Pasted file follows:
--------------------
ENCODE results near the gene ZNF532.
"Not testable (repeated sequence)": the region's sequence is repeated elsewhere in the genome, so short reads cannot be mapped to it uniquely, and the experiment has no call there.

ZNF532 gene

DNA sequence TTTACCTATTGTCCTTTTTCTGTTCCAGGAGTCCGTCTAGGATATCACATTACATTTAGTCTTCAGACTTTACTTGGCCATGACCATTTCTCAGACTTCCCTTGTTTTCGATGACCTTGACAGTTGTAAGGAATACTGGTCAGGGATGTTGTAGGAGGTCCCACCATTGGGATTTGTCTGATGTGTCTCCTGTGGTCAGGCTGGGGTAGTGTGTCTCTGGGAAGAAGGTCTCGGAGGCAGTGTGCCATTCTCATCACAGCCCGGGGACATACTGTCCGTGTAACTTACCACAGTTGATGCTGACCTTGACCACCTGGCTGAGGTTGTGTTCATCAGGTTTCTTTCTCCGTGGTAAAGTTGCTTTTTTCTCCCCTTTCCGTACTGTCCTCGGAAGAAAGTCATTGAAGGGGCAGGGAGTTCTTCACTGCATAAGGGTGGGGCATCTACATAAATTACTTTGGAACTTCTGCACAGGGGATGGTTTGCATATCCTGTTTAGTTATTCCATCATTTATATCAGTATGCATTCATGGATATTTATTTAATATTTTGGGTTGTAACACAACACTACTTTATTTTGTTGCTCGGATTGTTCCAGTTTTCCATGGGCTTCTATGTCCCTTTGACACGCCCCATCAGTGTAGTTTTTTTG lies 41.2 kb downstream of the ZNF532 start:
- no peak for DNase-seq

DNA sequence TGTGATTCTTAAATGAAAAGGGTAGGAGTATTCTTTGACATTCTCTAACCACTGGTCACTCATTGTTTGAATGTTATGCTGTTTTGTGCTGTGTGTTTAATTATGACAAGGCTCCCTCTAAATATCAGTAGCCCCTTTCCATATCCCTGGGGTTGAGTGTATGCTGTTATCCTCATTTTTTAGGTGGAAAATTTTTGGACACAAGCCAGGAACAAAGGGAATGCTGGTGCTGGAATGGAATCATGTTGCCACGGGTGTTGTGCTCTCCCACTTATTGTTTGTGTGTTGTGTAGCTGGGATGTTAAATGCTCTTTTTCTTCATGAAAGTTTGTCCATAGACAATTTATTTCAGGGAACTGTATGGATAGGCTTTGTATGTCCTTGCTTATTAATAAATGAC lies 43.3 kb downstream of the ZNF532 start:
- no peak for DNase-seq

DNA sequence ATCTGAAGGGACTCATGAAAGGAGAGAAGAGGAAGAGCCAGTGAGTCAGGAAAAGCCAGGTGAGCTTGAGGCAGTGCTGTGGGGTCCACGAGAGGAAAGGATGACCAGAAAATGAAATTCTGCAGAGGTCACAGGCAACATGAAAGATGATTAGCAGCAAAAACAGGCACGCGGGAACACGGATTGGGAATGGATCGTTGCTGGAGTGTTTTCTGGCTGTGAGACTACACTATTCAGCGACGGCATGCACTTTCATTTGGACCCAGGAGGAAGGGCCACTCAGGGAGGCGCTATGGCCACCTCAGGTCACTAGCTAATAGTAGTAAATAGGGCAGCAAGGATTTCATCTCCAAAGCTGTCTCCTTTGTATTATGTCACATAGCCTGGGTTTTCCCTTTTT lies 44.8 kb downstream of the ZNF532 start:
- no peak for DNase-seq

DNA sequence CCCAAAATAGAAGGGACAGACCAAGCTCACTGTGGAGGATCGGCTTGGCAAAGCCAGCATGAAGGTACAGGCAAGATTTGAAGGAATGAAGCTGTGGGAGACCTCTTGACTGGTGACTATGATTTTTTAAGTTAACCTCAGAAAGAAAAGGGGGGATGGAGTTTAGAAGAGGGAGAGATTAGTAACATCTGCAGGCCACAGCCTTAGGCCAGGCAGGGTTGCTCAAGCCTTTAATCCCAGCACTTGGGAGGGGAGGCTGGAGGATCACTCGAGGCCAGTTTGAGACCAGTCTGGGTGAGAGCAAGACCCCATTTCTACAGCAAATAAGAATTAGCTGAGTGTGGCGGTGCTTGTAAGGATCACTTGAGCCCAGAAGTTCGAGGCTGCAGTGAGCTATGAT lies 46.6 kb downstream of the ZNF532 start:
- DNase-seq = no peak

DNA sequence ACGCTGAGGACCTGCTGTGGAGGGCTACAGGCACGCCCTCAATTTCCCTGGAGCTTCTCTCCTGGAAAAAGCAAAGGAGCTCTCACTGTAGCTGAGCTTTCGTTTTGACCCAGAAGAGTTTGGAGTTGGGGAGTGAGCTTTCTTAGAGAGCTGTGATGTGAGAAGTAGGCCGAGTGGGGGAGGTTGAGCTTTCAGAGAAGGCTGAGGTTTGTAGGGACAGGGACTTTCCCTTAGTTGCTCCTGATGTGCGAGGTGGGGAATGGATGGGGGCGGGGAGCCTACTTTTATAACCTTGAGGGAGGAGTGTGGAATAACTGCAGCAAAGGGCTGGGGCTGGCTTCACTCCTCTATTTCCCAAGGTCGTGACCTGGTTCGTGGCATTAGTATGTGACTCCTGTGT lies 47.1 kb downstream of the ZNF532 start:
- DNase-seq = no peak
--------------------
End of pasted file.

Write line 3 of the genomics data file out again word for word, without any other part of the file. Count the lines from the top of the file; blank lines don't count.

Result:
ZNF532 gene